This is the neon-colored, artificially flavored junk you want to avoid. Yes, you’ll have to pay a bit more for the brands I’ve mentioned, but it’s worth it.
If you’re cheap or desperate, you can use either of these brands of mix with my blessing:
ZingZang uses real sugar instead of high-fructose corn syrup. It claims to be “Not Just Another Margarita Mix,” and it’s pretty good but not great. Uncle Dick’s uses HFCS but is still worthy because it contains grapefruit juice, lime juice, and lemon juice (from concentrate), so it has a nice tartness to it. And it has a cute label with a big, fat bulldog with his paw wrapped around a marg.
Ok, so add 1 cup of mix to the fruit and ice, followed by 1 cup of good tequila, whatever brand blows your skirt up; I’m not going to lecture on the booze like I did on the mix. However, I do think there’s something to the idea that the cheaper the tequila, the bigger the hangover. Don’t waste your Don Julio 1942 or your Harradura in a frozen marg, though. Save that for the sippers in your life.
Mix up a batch and let me know what you think.
Yesterday was one of those “both” kind of days. It was my first visit to his office since the big surgery, and when I walked in the door, his nurse gasped, I can’t believe how well you’re walking! I told her the same thing I told my tennis teammates when I went to watch their match Wednesday: it’s been more than a week since the surgery; I’m done.
I’m wardrobe-challenged again, like I was post-mastectomy. While it seems like an eternity ago that I was scrounging through my closet after the mastectomy to find something, anything, to wear, it’s all coming back to me now. How complacent, how cocky I have been in recent months, thinking I can just pull any old thing on and get out the door. Now it’s once again a carefully orchestrated project that involves lots of shuffling, digging, flipping, re-hanging, and cursing. This time, though, the challenge is because the remaining drains are at the super-long incision on my belly. One drain on each hip, like an unruly set of twins. I’m starting to despise those twins. I got a mild scolding from Jenn (Dr Spiegel’s PA) when I saw her Tuesday because I was wearing jeans, and they don’t want anything to rub on that gigantic tummy incision. I may just start wearing my pajamas everywhere until that bad boy heals. Or maybe I’ll wear whatever I want and send the same message that Shia LaBeouf sent. Seemed to work well for him.
The first thing the good doctor noticed when he graced my exam room was that I have several bruises on my leg. I got him good, though, by telling him they were from playing tennis. The look on his face was priceless. Oh how I wish I had a freeze frame of that look. That moment between what he thought (she’s been playing!) and reality (no way she could have played already, it’s only 10 days post-op) shines in my memory as one of my favorite moments.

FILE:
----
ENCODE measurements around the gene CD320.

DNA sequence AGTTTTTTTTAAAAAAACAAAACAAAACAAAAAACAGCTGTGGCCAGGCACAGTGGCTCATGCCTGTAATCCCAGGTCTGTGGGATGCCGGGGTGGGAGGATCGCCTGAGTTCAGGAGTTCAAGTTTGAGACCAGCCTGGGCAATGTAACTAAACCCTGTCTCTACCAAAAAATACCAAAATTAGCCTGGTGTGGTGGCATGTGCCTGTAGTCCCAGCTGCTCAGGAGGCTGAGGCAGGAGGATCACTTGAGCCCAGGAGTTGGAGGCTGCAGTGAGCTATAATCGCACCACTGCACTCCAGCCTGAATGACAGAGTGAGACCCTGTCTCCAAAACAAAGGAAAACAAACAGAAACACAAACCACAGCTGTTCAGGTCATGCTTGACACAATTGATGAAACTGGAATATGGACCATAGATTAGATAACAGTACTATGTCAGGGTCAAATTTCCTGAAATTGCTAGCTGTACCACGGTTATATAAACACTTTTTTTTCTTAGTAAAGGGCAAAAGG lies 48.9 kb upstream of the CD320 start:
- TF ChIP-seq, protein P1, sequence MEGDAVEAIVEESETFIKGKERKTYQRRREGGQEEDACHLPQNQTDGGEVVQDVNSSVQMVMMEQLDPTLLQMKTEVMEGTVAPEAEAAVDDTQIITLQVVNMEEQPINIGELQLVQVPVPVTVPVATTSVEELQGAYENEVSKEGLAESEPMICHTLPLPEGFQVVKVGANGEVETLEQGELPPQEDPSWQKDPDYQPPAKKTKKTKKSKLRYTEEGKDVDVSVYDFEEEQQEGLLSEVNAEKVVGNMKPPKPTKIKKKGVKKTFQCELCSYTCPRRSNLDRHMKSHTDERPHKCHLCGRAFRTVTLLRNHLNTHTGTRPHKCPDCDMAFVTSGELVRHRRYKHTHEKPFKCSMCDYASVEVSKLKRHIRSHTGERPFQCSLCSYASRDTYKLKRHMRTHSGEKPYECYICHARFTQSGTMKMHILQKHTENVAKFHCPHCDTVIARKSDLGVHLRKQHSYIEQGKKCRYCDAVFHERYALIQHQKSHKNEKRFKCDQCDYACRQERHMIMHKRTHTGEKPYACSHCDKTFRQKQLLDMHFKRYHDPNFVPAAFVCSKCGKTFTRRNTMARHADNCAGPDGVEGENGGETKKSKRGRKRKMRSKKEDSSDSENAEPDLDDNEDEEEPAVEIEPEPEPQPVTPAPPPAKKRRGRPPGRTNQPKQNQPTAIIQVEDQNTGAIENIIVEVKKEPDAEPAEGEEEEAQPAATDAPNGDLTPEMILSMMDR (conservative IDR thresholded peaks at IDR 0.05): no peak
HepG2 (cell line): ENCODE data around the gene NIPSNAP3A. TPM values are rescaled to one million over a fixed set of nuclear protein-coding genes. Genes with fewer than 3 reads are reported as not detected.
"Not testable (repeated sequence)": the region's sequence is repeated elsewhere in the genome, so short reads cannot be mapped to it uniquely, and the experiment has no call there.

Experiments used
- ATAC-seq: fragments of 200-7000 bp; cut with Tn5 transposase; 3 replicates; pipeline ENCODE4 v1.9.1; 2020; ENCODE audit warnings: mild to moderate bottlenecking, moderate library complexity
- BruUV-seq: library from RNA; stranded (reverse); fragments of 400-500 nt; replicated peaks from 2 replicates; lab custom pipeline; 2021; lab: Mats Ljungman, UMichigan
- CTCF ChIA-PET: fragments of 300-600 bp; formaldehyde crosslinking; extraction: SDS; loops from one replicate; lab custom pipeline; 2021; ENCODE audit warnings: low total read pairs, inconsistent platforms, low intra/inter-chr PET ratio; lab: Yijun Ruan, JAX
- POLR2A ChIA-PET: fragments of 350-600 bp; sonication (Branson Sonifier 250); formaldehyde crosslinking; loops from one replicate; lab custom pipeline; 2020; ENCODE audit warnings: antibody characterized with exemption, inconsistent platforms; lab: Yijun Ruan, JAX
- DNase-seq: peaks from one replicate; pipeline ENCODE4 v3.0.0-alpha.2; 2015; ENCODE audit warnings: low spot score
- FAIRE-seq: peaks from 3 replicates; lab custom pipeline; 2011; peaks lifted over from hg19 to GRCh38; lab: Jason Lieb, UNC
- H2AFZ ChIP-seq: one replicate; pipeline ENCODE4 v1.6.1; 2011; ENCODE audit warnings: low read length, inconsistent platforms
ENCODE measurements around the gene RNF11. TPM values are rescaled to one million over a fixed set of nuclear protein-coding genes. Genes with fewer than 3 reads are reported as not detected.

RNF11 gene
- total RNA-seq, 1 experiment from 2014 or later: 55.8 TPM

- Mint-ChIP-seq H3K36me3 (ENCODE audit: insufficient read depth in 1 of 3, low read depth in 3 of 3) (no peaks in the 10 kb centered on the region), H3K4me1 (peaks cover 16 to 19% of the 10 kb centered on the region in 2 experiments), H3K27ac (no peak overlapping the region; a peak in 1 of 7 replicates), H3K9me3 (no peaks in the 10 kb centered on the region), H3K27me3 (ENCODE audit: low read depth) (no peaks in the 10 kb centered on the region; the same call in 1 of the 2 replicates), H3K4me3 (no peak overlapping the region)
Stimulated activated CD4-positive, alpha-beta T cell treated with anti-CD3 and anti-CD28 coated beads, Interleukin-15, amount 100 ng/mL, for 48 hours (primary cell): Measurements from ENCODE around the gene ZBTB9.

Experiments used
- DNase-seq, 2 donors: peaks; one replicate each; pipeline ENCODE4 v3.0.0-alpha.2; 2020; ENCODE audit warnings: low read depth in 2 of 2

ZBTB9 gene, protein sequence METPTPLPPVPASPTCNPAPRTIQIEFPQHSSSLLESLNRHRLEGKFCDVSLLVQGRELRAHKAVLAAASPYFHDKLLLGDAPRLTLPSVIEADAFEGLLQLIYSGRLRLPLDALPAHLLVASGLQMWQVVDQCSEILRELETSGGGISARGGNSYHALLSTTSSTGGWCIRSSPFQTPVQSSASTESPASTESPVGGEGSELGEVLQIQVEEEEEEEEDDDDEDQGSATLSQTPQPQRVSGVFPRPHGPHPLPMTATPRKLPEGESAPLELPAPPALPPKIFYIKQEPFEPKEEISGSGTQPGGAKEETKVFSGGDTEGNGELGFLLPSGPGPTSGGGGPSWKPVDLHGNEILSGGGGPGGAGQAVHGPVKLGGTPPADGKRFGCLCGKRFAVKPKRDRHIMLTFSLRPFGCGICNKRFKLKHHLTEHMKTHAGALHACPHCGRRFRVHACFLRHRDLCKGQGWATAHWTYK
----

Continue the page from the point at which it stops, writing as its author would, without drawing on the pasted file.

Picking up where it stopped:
Every visit to my doc’s office results in innumerable nuggets of wackiness. First runner-up for nugget of the day was when his nurse said she thought my new chest looked really good. I said, yeah, if you’re into that sort of thing. What I meant was, if you’re into a mostly cleaned-up mess, a partially cleared train wreck, and that the docs did a great job with the concaved, ET-looking chest I ended up with after the infection. Compared to that fresh hell, the new, improved version is pretty amazing. And as a testament to the skill and artistry of the surgeons, yes, it’s great.
The highlight of yesterday’s visit came when the good doctor examined my tummy incision and took a look at my lower half. Remember how he thought I needed to gain a bunch of weight to provide the building material for the new girls? And how even after I gained several pounds, he was still convinced it wasn’t enough? Well now that the dye has been cast and the pounds that weren’t reallocated have stuck, he’s not happy with the extra bit that settled on my hips, and says, and I quote, “We need to suck that right out. We need to get rid of that. I’m going to suck that right out so it is gone.” I swear, There is no pleasing that man.
I was out cold in the OR, having unspeakably nasty things done to my body to restore the damage wreaked by the post-mastectomy infection. Whew!
The first couple of days of week 1 are pretty hazy, thanks to my BFF morphine. Love that stuff. But my BFF knows its proper place, and we have short but infrequent get-togethers. This time around, my BFF gave me a terrible headache, which was quite rude, so I bid adieu to the pain pump as fast as I could.